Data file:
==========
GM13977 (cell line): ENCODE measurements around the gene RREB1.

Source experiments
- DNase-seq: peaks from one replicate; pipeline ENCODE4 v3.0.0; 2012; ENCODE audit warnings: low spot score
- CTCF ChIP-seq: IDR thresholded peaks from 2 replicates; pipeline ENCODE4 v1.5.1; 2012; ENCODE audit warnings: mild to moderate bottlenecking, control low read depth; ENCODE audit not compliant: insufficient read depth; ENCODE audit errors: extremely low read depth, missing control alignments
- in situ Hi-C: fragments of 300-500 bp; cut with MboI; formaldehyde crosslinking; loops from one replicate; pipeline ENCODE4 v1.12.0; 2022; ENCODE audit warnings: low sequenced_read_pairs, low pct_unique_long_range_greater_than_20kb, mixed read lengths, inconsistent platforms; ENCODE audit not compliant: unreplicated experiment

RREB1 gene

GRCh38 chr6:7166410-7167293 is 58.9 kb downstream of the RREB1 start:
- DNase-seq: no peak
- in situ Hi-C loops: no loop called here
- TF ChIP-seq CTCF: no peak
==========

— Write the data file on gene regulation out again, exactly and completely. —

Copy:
GM13977 (cell line): ENCODE measurements around the gene RREB1.

Source experiments
- DNase-seq: peaks from one replicate; pipeline ENCODE4 v3.0.0; 2012; ENCODE audit warnings: low spot score
- CTCF ChIP-seq: IDR thresholded peaks from 2 replicates; pipeline ENCODE4 v1.5.1; 2012; ENCODE audit warnings: mild to moderate bottlenecking, control low read depth; ENCODE audit not compliant: insufficient read depth; ENCODE audit errors: extremely low read depth, missing control alignments
- in situ Hi-C: fragments of 300-500 bp; cut with MboI; formaldehyde crosslinking; loops from one replicate; pipeline ENCODE4 v1.12.0; 2022; ENCODE audit warnings: low sequenced_read_pairs, low pct_unique_long_range_greater_than_20kb, mixed read lengths, inconsistent platforms; ENCODE audit not compliant: unreplicated experiment

RREB1 gene

GRCh38 chr6:7166410-7167293 is 58.9 kb downstream of the RREB1 start:
- DNase-seq: no peak
- in situ Hi-C loops: no loop called here
- TF ChIP-seq CTCF: no peak